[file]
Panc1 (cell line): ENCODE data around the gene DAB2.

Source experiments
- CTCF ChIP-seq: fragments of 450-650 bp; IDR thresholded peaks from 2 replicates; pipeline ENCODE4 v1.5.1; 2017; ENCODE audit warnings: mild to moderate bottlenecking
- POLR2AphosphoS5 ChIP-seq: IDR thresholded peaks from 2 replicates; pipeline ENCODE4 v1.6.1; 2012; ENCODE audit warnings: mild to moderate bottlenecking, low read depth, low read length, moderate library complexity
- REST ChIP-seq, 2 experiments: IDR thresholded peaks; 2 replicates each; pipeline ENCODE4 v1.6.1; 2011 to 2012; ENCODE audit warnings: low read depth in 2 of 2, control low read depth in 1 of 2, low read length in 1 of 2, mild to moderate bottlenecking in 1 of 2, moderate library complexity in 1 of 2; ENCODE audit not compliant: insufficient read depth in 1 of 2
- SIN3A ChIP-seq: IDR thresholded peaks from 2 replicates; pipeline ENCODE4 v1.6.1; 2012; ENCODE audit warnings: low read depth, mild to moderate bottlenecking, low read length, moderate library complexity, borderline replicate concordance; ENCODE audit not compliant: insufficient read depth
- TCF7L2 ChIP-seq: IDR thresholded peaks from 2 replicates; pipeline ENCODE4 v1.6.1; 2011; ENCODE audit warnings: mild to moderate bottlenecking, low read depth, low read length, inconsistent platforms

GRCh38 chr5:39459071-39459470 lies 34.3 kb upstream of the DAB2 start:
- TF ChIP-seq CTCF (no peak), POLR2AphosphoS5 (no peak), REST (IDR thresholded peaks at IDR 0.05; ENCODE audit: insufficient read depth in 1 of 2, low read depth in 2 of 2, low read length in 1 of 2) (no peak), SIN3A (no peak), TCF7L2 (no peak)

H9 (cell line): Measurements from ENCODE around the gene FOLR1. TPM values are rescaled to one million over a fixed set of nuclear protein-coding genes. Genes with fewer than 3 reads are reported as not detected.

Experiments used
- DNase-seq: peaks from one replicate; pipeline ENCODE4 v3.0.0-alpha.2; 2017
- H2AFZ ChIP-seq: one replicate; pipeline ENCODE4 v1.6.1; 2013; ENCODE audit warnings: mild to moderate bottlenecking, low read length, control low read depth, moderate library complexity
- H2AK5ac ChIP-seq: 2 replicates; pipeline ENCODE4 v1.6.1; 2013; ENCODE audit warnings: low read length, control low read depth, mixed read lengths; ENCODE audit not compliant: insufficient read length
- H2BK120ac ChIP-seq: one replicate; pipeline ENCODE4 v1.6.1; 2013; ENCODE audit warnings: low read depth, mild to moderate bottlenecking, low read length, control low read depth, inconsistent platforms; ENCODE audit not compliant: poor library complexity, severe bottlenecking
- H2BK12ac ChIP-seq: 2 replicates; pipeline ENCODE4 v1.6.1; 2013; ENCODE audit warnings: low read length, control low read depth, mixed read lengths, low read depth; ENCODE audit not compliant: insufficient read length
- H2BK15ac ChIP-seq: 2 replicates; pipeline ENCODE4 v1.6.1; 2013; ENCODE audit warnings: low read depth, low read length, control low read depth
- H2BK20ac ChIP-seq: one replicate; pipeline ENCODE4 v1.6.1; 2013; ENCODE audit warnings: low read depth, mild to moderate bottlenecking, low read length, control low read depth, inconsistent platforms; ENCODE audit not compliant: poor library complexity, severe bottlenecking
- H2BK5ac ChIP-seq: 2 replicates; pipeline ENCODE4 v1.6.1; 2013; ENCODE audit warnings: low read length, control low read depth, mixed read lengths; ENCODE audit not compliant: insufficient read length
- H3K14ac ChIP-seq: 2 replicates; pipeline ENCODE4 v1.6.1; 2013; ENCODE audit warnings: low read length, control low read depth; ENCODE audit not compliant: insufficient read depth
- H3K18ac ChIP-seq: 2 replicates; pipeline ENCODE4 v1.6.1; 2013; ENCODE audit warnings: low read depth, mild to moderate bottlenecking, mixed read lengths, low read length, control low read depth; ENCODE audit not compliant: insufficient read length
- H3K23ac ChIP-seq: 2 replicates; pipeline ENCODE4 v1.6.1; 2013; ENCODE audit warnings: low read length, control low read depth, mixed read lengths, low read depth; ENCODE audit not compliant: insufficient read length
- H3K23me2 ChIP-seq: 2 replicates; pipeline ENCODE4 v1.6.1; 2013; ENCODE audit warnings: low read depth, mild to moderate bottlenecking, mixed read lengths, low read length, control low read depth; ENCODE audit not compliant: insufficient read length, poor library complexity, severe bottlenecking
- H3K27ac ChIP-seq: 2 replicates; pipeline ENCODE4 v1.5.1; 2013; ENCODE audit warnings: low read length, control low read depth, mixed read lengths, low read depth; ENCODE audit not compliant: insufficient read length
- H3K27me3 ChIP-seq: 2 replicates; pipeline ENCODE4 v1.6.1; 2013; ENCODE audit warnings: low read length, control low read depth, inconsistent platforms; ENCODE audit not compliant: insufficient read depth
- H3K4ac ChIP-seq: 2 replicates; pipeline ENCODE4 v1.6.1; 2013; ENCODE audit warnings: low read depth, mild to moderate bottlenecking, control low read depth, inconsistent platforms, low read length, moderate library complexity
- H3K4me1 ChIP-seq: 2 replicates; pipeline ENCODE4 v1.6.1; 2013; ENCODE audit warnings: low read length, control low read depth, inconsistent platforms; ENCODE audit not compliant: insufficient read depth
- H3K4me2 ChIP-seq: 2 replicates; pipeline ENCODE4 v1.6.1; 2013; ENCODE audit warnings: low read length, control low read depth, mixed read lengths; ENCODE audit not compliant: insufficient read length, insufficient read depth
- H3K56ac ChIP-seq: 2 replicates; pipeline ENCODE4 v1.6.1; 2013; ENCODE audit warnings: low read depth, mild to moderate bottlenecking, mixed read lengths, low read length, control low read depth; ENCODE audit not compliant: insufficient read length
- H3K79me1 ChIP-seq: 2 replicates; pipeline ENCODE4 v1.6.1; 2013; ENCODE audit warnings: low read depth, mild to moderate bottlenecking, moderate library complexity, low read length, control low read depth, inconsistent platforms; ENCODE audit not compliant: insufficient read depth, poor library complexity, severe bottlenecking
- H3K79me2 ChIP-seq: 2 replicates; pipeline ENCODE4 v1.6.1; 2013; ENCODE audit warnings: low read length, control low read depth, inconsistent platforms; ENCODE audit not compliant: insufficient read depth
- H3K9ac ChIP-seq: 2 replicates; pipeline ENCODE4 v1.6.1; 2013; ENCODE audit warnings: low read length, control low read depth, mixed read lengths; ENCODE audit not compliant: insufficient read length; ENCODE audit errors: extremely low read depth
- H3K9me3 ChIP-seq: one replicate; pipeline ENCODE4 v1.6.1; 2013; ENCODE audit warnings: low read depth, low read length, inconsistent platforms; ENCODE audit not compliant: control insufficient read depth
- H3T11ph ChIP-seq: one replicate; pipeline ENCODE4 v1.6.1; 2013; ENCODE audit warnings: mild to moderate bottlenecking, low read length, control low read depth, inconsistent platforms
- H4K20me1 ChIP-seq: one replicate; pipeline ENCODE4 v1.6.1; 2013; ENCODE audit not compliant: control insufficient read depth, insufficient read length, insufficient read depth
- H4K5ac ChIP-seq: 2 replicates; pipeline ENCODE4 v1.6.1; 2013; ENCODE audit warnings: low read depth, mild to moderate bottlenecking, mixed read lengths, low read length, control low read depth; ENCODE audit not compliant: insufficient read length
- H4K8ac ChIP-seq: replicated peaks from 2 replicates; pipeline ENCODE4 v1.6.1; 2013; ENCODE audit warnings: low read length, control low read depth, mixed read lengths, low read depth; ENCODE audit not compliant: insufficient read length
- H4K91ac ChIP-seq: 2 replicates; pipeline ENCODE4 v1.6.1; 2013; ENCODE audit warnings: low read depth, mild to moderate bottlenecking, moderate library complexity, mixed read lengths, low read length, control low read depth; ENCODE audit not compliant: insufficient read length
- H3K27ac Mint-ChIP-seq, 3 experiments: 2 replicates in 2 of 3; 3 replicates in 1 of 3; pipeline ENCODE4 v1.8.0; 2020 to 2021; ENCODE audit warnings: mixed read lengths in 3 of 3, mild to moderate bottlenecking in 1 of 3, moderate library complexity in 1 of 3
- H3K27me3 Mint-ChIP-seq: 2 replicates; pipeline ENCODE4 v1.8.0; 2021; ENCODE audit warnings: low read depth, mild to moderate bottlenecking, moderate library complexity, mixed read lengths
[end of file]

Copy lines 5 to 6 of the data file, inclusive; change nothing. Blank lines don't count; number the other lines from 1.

- REST ChIP-seq, 2 experiments: IDR thresholded peaks; 2 replicates each; pipeline ENCODE4 v1.6.1; 2011 to 2012; ENCODE audit warnings: low read depth in 2 of 2, control low read depth in 1 of 2, low read length in 1 of 2, mild to moderate bottlenecking in 1 of 2, moderate library complexity in 1 of 2; ENCODE audit not compliant: insufficient read depth in 1 of 2
- SIN3A ChIP-seq: IDR thresholded peaks from 2 replicates; pipeline ENCODE4 v1.6.1; 2012; ENCODE audit warnings: low read depth, mild to moderate bottlenecking, low read length, moderate library complexity, borderline replicate concordance; ENCODE audit not compliant: insufficient read depth